What's Next For Chesapeake?

| About: Chesapeake Energy (CHK)

Summary

Chesapeake tried to improve its debt maturity, which was deemed unsuccessful.

The company's rising debt burden isn't the only problem it faces: The hedges for 2016 will account for a small portion of its output.

Even the recent rally of natural gas didn't help the stock much, as bearish sentiment on oil prices overshadows natural gas.

Chesapeake With oil prices falling to the low $30s, shares of Chesapeake Energy (NYSE:CHK) continue to decline. The completion of the debt restructuring -- in which the company issued second lien notes for unsecured notes -- back in December might have extended its overall debt maturity, but it also raised the interest payments it will have to make in the coming years. Some analysts have also deemed this bond swap unsuccessful due to low participation rate. Rating agencies weren't impressed by this move: Moody's saw the debt exchange as a "distressed exchange" and Standard & Poor's reduced CHK's credit rating to junk status. In addition to the problems related to falling oil prices and growing debt burden, let's examine other factors that could impact CHK's revenue -- staring with natural gas.

Is Natural Gas Heating Up Again?

After natural gas dipped to its lowest level in years, prices have started to climb back up again. And this rally might have helped to curb the fall of CHK shares, which are still currently $4.5. This rally is likely to have been related to the recent shift in weather projections. Perhaps the 2015/2016 winter won't be as warm and mild as previously expected. If temperatures start to drop in the coming weeks, we could see an additional boost to the price of natural gas.

Despite the recent rise in natural gas prices, they are still expected to remain low for this time of the year as storage remains elevated and demand remains soft. So even a rise to, say, $2.8-$3, this won't pull CHK's sales much higher. After all, the company's realized prices after accounting for transportation costs and discounts are well below market prices. Back in Q3 2015 alone, the realized price of natural gas was only $1.14 per mcf.

2016 Hedges

In 2015, the company benefited from its hedges -- mostly for oil -- that soften the blow its revenue took due to low energy prices, as you can see in the following table:

Source: CHK and author calculations.

The company's realized price was, on average, $13 bbl higher than the average quarterly market price. But looking forward, the boost CHK received from its hedges will significantly diminish in 2016.

Source: CHK and author calculations.

The table above summarizes the hedges Chesapeake had in place as of the end of Q3 2015. The company might have added additional swap contracts during the last quarter of 2015, but the average strike price is likely to be well below $50. Assuming CHK's oil output won't change in 2016 (I know, that's a crude assumption), the hedges in place will only cover 55% of its total output. And only a quarter of its total output is hedged written calls at a high average strike.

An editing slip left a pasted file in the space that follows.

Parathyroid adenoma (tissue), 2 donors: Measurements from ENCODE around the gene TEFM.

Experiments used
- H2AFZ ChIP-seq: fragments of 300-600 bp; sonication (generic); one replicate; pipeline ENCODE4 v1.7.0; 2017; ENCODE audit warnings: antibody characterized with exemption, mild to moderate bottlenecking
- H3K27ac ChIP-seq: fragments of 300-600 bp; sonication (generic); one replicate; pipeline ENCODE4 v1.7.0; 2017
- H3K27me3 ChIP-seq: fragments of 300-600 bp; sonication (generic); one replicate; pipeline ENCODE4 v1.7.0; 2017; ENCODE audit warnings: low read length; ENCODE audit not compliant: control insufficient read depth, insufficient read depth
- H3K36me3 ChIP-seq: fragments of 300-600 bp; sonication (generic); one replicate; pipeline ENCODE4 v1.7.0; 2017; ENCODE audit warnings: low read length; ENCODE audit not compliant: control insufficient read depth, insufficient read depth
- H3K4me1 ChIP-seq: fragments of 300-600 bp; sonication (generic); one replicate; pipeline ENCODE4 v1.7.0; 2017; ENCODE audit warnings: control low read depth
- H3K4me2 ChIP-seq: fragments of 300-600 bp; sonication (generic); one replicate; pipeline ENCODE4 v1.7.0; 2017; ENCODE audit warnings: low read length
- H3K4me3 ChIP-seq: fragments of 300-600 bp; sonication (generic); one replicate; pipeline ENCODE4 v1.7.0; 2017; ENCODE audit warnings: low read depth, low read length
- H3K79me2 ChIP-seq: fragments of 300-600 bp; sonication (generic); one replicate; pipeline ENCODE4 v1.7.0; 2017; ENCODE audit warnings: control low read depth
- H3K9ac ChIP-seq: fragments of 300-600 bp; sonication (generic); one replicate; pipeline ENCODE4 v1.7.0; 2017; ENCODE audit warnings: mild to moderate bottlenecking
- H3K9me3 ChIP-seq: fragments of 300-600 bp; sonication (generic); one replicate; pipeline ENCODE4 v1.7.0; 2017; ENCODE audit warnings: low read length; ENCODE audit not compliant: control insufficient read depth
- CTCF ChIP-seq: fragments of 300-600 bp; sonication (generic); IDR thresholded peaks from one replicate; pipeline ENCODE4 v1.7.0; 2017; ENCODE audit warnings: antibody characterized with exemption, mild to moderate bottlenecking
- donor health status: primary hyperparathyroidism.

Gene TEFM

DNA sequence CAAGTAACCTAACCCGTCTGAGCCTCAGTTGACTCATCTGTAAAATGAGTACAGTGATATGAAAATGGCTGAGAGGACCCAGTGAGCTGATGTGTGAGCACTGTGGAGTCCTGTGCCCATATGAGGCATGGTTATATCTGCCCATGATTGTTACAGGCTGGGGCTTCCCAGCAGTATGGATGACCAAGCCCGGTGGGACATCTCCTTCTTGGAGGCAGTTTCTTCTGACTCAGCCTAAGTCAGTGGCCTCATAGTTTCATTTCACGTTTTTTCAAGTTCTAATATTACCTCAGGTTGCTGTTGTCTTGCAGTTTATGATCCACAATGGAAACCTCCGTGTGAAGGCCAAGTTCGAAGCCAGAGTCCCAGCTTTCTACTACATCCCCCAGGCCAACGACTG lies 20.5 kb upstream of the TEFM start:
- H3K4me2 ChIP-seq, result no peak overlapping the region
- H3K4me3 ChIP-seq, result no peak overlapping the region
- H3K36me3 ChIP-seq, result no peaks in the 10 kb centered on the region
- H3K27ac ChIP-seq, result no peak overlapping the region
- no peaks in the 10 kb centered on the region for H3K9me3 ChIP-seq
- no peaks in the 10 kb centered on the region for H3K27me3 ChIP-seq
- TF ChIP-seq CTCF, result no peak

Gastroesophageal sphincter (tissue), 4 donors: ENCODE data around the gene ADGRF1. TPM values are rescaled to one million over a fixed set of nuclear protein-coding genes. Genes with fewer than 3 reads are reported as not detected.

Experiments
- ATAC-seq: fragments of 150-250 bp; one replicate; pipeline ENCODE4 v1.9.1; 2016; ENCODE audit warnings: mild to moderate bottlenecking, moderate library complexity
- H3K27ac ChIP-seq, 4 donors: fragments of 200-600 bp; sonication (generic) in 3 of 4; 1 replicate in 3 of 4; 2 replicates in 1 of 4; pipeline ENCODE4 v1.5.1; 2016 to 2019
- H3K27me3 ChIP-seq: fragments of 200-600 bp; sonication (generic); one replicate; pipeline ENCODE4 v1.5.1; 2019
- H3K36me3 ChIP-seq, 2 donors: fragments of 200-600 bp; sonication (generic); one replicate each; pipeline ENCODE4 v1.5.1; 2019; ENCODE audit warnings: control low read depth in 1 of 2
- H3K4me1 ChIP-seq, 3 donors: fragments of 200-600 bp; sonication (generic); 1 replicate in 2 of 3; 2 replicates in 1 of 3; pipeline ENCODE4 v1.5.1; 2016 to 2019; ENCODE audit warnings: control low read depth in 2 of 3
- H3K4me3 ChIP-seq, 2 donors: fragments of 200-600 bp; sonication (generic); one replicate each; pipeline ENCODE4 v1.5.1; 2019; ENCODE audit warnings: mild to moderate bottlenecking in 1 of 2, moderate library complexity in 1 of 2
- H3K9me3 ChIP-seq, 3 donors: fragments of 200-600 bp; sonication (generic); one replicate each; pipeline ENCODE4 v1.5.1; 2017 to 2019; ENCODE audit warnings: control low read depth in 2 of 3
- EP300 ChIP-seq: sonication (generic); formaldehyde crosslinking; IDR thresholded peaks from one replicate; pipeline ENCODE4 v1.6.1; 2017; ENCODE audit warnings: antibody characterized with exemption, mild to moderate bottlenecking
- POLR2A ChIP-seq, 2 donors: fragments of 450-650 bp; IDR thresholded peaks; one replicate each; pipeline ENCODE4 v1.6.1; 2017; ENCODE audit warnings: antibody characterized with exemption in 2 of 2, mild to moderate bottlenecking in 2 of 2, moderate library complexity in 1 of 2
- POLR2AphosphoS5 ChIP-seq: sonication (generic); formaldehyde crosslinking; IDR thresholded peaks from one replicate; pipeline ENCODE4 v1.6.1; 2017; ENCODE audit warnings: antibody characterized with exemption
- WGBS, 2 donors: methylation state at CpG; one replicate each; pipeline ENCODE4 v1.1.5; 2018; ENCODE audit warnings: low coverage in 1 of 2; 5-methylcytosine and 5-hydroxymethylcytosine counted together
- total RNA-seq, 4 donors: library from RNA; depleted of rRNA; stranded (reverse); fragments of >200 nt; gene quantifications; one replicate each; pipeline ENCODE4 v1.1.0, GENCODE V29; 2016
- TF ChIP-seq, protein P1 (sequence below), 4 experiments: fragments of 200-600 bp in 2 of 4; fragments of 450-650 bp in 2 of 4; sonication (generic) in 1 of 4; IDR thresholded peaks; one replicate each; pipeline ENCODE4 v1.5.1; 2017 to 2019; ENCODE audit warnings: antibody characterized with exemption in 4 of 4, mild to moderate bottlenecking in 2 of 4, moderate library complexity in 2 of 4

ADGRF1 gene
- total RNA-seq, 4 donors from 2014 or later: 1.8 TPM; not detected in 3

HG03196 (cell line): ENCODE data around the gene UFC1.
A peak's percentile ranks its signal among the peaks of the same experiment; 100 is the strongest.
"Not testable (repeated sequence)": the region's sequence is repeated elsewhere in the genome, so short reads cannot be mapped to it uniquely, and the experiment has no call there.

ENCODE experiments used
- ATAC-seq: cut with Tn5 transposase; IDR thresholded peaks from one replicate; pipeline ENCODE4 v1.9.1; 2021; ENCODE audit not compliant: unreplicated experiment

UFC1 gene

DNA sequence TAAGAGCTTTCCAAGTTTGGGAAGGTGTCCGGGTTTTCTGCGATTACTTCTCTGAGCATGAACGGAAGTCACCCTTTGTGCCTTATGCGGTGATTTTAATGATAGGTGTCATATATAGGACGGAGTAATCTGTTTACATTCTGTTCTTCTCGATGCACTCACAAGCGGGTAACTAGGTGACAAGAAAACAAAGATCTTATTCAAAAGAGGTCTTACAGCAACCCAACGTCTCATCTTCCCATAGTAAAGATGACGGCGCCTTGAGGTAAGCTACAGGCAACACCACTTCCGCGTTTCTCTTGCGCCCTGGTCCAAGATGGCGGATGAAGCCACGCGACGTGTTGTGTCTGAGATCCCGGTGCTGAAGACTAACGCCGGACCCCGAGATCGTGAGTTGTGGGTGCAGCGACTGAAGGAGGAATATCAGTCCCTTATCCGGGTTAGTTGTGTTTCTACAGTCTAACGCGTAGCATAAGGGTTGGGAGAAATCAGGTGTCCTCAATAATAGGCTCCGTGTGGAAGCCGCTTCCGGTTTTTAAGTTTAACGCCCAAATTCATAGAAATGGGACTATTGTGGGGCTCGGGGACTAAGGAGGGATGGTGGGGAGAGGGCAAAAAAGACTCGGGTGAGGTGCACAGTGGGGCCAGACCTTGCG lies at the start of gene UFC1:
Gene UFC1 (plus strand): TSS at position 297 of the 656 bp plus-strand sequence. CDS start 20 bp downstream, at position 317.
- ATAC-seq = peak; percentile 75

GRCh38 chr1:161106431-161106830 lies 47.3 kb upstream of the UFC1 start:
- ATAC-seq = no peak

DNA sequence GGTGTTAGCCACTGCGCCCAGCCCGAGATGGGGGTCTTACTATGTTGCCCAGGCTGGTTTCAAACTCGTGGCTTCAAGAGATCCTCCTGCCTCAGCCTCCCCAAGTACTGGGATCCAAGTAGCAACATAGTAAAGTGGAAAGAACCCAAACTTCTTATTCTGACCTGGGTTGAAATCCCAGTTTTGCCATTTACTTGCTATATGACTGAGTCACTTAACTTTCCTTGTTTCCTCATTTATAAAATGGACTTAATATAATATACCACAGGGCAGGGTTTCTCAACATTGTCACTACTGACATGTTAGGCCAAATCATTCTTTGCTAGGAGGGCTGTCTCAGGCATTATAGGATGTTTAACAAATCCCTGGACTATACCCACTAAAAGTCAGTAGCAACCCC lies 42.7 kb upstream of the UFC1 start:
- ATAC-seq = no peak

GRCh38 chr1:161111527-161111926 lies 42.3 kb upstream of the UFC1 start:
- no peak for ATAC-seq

For natural gas, again assuming no change in the yield, only a third of its output is covered with swaps and calls. And the swaps offer limited protection as their strike prices or average price differential isn't too high. Bottom line: CHK will have lower realized prices than in 2015 -- unless oil and gas prices start climbing again.

What's Next?

The next earnings report will shed some light on what CHK has in store for 2016. The company slashed production costs and became more efficient, increased the maturity of its debt, and sold non-core assets. These measures are likely to be taken this year as well. Chesapeake could benefit from a rise in natural gas prices, although the stock might not react to this news considering oil prices seem to take a bigger role these days in moving CHK's stock.

Click to enlarge

Source: Bloomberg, Google Finance and author calculations.

The chart above presents the moving correlations between energy prices and CHK's stock (daily percent changes). For the most part, oil prices have had a stronger correlation with CHK, which could also suggest that any further drop in oil prices -- even if natural gas continues to rally -- is likely to result in a decline in Chesapeake's stock. Therefore, Chesapeake will have to introduce additional plans to cut costs and capital spending, and sell additional assets (if that's still a viable option at this point). These steps won't help the company recover, but they could offset the harsh market conditions and a growing debt burden. (For more, please see "Is Chesapeake On The Right Path?")

Disclosure: I/we have no positions in any stocks mentioned, and no plans to initiate any positions within the next 72 hours.

I wrote this article myself, and it expresses my own opinions. I am not receiving compensation for it (other than from Seeking Alpha). I have no business relationship with any company whose stock is mentioned in this article.